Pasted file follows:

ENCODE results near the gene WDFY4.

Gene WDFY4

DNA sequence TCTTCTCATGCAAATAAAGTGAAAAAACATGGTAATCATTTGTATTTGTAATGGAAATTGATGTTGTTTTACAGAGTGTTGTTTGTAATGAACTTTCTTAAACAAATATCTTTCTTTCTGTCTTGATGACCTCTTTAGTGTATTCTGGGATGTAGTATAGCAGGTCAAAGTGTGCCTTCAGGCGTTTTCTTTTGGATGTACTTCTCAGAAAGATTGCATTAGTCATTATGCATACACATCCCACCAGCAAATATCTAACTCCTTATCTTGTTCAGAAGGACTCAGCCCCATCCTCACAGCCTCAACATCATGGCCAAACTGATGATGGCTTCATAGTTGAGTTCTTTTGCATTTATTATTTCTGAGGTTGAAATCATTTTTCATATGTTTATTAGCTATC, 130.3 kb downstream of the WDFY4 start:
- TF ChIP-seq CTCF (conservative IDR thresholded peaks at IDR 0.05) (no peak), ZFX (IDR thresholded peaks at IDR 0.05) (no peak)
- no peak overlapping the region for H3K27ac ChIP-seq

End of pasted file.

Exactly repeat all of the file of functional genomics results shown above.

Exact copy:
ENCODE results near the gene WDFY4.

Gene WDFY4

DNA sequence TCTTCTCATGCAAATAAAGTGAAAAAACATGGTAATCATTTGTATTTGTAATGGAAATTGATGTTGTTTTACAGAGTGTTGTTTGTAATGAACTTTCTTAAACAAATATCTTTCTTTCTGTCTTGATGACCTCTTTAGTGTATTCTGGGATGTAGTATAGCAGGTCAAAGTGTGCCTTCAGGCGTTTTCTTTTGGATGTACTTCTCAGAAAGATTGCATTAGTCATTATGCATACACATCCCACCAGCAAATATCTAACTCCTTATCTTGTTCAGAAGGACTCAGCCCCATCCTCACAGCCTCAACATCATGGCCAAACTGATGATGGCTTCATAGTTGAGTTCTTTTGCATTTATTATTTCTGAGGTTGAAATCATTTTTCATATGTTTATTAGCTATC, 130.3 kb downstream of the WDFY4 start:
- TF ChIP-seq CTCF (conservative IDR thresholded peaks at IDR 0.05) (no peak), ZFX (IDR thresholded peaks at IDR 0.05) (no peak)
- no peak overlapping the region for H3K27ac ChIP-seq